Grace: Not a topic to study, per se, but something I feel like I've learned the hard way this year is to give more grace both to the kids and to myself in this homeschooling journey. Sometimes I feel compelled to just push push push to get things done, instead of enjoying one of the prime benefits of homeschooling, which is its flexibility. I guess that part of me worries that if we don't push to get our objectives done for the day, we'll fall behind, and that is certainly a possibility if we completely slack off. Other times I feel I've been too hard on the boys and not encouraging enough. In those moments, I tend to wonder, "would a real public school teacher be better for them????"

So, this week I have been thinking about how to inject more joy and grace into our homeschooling life. Today, everyone woke up grumpy due to middle-of-the-night nosebleeds for two of the boys; no one was in a good mood this morning! But the sun was out and it was a balmy (for Chicagoland) 40-ish degree day. I decided that after morning music practice and math, we'd have an extended outdoor recess together and then just do science experiments in the afternoon. Let's just say this decision was a hit with the boys. They had a chance to bask in some sun and slide in the muddy piles around our house from all the melting snow:

Harry later said that "this was the best day I've ever had!" Well, maybe it was an exaggeration, but it's definitely making me think more about how I can increase the fun factor in our homeschooling life. Something to dwell on further in the future!

Math: One thing I learned after our Singapore Math assessment last post is that I really need to build in more review of the concepts for Harry. I've been doing math fact drills several times a week, but what he really needed was more problems to practice concepts such as double-digit addition and subtraction. So last week and this week, that is what we've been doing. I've tried to let go of comparing what he is doing with other kids, either other homeschoolers or his peers in public school, and instead just take the time we need to reach a point in which Harry really demonstrates mastery of the concept. Today, he scored 17/18 on his work in addition and subtraction within 100, which was a great score for him and I was really happy with his progress.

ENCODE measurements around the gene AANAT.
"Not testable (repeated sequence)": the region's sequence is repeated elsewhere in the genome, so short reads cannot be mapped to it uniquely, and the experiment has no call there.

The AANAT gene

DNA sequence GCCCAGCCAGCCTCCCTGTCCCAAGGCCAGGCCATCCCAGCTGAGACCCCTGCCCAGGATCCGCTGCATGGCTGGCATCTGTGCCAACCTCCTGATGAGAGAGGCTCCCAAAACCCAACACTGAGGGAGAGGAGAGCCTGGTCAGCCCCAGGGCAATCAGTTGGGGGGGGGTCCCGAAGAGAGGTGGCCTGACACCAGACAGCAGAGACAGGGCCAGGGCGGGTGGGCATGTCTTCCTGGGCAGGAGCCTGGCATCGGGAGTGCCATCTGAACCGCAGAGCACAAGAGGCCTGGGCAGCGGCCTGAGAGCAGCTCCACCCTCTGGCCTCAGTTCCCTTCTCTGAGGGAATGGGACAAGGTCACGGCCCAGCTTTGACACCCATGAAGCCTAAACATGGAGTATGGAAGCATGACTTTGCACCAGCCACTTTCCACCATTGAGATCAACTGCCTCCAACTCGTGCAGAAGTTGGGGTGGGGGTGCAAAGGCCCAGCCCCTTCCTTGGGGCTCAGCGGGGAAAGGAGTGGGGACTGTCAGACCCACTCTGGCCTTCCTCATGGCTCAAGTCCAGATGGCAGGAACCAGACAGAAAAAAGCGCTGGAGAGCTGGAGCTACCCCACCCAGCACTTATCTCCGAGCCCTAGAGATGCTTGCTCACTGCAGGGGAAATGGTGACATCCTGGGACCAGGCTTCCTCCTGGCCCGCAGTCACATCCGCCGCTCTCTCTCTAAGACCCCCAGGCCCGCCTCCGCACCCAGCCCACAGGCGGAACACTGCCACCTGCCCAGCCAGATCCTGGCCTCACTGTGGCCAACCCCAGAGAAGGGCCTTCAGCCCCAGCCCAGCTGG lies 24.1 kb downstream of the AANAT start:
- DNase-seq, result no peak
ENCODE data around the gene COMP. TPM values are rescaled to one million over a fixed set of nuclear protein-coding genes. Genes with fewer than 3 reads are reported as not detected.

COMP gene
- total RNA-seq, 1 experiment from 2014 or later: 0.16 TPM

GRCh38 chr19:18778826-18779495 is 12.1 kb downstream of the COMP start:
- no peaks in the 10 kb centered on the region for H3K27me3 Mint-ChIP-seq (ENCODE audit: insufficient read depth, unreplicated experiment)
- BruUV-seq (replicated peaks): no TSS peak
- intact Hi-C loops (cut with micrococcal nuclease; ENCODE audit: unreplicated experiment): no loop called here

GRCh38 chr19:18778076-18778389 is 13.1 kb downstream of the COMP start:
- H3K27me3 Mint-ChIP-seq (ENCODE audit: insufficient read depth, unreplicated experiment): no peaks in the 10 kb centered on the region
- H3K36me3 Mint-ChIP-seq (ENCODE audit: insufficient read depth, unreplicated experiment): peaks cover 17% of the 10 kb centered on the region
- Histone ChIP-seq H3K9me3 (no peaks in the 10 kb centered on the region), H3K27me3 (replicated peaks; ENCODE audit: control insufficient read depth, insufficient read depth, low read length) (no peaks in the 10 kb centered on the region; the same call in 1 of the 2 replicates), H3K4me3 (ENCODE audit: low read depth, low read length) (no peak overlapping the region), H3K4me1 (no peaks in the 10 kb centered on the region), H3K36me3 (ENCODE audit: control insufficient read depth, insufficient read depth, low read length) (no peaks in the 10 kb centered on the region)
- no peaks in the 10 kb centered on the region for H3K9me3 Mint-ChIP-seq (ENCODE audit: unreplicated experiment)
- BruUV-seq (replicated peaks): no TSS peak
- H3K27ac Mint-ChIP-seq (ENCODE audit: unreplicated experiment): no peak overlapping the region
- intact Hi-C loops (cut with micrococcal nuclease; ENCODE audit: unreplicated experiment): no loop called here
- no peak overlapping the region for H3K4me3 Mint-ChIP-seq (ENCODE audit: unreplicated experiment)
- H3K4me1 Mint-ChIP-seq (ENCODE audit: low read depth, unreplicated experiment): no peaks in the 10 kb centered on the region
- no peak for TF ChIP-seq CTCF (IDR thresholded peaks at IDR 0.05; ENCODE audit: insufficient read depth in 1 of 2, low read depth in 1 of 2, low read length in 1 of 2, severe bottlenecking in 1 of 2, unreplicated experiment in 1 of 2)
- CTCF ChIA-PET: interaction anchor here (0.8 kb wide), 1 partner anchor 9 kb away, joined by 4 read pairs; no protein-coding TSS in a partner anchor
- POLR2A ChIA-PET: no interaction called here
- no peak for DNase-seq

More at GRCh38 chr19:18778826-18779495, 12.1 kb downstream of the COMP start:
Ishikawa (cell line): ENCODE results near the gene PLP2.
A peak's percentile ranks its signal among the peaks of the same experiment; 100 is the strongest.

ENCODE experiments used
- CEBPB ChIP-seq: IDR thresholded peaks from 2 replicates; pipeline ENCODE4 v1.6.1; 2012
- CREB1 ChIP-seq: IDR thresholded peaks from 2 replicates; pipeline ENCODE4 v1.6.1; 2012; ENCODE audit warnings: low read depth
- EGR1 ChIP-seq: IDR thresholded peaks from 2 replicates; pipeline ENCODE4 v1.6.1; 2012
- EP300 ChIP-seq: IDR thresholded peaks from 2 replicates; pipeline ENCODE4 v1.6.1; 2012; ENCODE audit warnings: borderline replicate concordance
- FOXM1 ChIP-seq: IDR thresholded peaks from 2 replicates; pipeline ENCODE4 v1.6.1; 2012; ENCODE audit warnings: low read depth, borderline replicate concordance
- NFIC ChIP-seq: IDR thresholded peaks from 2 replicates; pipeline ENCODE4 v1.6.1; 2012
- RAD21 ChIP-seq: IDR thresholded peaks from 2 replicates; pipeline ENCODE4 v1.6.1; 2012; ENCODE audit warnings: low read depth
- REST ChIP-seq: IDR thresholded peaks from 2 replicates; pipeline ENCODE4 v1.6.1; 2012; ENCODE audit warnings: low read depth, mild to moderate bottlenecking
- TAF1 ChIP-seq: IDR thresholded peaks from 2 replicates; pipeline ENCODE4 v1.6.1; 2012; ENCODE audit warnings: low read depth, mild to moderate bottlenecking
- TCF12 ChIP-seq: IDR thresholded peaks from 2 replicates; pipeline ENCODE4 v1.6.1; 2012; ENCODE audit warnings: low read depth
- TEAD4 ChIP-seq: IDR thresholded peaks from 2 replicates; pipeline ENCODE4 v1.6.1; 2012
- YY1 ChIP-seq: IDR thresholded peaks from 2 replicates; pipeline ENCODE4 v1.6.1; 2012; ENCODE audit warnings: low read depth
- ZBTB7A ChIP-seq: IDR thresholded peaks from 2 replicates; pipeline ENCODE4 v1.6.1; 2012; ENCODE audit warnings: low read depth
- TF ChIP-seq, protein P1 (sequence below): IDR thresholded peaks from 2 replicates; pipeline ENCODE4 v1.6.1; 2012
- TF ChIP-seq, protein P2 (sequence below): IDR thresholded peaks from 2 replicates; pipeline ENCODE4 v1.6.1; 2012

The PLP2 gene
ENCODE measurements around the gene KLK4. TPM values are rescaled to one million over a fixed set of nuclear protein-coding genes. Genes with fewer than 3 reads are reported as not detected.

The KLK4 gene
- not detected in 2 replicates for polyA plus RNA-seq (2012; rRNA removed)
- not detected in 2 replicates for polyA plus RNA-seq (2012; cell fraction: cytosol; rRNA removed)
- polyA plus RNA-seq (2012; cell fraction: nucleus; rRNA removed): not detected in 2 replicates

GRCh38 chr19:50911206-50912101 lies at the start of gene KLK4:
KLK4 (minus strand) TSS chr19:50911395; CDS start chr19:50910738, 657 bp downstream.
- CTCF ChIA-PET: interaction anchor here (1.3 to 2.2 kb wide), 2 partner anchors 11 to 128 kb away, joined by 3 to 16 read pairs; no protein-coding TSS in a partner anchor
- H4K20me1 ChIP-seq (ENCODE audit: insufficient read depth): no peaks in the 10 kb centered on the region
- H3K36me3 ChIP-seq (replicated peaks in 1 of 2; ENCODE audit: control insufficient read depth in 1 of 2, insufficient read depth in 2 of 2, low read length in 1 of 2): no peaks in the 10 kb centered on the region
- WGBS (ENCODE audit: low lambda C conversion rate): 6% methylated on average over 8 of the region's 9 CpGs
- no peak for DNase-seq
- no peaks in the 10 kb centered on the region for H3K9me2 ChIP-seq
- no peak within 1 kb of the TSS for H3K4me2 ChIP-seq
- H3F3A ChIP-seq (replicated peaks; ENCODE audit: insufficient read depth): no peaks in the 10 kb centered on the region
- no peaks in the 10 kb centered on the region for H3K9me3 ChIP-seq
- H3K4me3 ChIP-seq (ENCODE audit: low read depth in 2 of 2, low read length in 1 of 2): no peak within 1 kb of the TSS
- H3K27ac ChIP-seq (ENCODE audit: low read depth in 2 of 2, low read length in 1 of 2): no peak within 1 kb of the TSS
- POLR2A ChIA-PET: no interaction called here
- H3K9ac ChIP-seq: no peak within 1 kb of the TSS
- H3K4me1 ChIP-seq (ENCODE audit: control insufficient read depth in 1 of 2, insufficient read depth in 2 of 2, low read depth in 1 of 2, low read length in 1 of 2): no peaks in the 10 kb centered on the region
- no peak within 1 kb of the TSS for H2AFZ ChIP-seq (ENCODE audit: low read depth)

Science: I wouldn't say that science comes completely naturally to me (this from the woman who was pre-med and spend half her college academic life in a laboratory of some sort or another), so sometimes when time is tight I will gloss over those activities. But today, I decided we would have fun with our assigned experiments in Science in the Kitchen and Science in Air. The kids had a blast with discovering how big their lung capacity was by blowing air into a bottle full of water as seen here...

(The amount of air in the bottle represents their lung capacity!)

We also had fun testing different substances to see if they were acidic or not. When you pour boiling water onto red cabbage leaves, the liquid becomes a lovely shade of purple:

Then, if you put something acidic into the liquid, it changes the color to a pinkish-purple. We tested out a number of substances--lemon juice, milk, salt, sugar, vinegar--but the two most interesting ones were Coke Zero...

And, perhaps best of all, kimchi (which is the national side dish of Korea...pickled/fermented, spicy cabbage, which sounds unappealing but which most Koreans cannot live without!) Anyway, it was clearly acidic, as Harry expresses below:

Future questions...Looking ahead, I'm realizing that it's already time to start thinking about the coming fall! Ron wants to do kindergarten at home, so it looks like I may be dealing with two different curricula for him and for Harry, which is a little daunting. I'm not sure what to do about Latin for Harry...I'm not sure if we should continue with Classical Writing or switch to something like Institute for Excellence in Writing...I wonder, I wonder, I wonder! Well, experienced homeschoolers say that it takes a good three years to hit one's stride when it comes to these kinds of decisions and routines. I guess it's all right for me to experiment for another year! =)

Spring break for us next week, DH gets the boys and I get to research and write, so I'll post again in a couple of weeks. Thanks for visiting!

(P.S. On another note, there was a fascinating article in the New York Times yesterday on the topic of building better teachers. One of the main people profiled in the article was Doug Lemov, someone I knew in high school, who I haven't heard anything about in 20+ years! I'm glad to see he is doing something so valuable and interesting with his life. He has a book coming out soon called Teach Like a Champion, and I got in touch with him via Facebook to see whether he thought the book would have content applicable for homeschooling parents. He says that a good portion of the content is more about classroom management in largely urban school settings, but that the academic content is definitely relevant to homeschoolers. Check it out!)